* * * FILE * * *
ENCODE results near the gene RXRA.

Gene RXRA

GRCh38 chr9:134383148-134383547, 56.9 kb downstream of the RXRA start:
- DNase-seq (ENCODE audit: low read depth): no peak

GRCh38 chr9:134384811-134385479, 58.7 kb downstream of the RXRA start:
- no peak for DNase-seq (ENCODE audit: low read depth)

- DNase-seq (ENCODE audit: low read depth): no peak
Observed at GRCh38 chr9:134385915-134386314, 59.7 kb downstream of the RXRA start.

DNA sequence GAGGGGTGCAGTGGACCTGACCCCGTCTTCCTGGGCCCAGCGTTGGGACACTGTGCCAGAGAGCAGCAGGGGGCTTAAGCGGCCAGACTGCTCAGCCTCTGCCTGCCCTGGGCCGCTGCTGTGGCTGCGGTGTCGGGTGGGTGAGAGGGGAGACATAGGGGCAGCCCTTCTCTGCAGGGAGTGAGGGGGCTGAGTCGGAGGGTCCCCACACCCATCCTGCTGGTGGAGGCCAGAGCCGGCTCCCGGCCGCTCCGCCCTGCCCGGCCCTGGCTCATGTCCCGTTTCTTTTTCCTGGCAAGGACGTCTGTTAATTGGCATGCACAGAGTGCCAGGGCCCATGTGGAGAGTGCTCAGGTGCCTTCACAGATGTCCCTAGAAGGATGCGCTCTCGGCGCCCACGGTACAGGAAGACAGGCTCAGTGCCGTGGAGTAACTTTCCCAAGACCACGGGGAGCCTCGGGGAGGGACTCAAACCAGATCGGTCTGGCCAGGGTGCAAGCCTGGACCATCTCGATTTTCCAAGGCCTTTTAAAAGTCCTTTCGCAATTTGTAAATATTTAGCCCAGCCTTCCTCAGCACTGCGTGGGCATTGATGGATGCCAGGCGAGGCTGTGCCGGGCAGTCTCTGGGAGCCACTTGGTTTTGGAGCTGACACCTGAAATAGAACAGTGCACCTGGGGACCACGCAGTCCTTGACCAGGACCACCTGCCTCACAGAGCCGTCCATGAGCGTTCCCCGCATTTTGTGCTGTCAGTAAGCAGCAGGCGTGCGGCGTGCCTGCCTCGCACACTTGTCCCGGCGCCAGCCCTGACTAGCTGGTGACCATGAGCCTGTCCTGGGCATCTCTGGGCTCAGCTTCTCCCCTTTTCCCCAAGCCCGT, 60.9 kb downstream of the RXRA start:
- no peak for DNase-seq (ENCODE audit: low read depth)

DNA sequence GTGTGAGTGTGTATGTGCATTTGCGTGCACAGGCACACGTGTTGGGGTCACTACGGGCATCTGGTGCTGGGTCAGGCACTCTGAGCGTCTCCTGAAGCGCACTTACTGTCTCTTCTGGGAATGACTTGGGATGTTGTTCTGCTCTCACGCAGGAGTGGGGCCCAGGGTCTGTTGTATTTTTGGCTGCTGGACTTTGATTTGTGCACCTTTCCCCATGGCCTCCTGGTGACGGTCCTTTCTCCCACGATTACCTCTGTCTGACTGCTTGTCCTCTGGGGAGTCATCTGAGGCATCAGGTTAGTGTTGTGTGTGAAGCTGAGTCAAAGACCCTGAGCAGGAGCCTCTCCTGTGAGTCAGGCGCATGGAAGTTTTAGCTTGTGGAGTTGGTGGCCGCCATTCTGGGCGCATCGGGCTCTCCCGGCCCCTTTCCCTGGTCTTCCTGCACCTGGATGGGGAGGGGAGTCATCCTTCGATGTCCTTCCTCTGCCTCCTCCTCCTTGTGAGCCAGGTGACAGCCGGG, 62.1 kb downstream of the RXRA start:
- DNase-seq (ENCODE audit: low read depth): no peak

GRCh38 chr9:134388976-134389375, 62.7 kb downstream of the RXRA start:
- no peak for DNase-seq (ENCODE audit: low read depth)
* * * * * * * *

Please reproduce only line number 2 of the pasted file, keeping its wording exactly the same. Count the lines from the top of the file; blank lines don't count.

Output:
Gene RXRA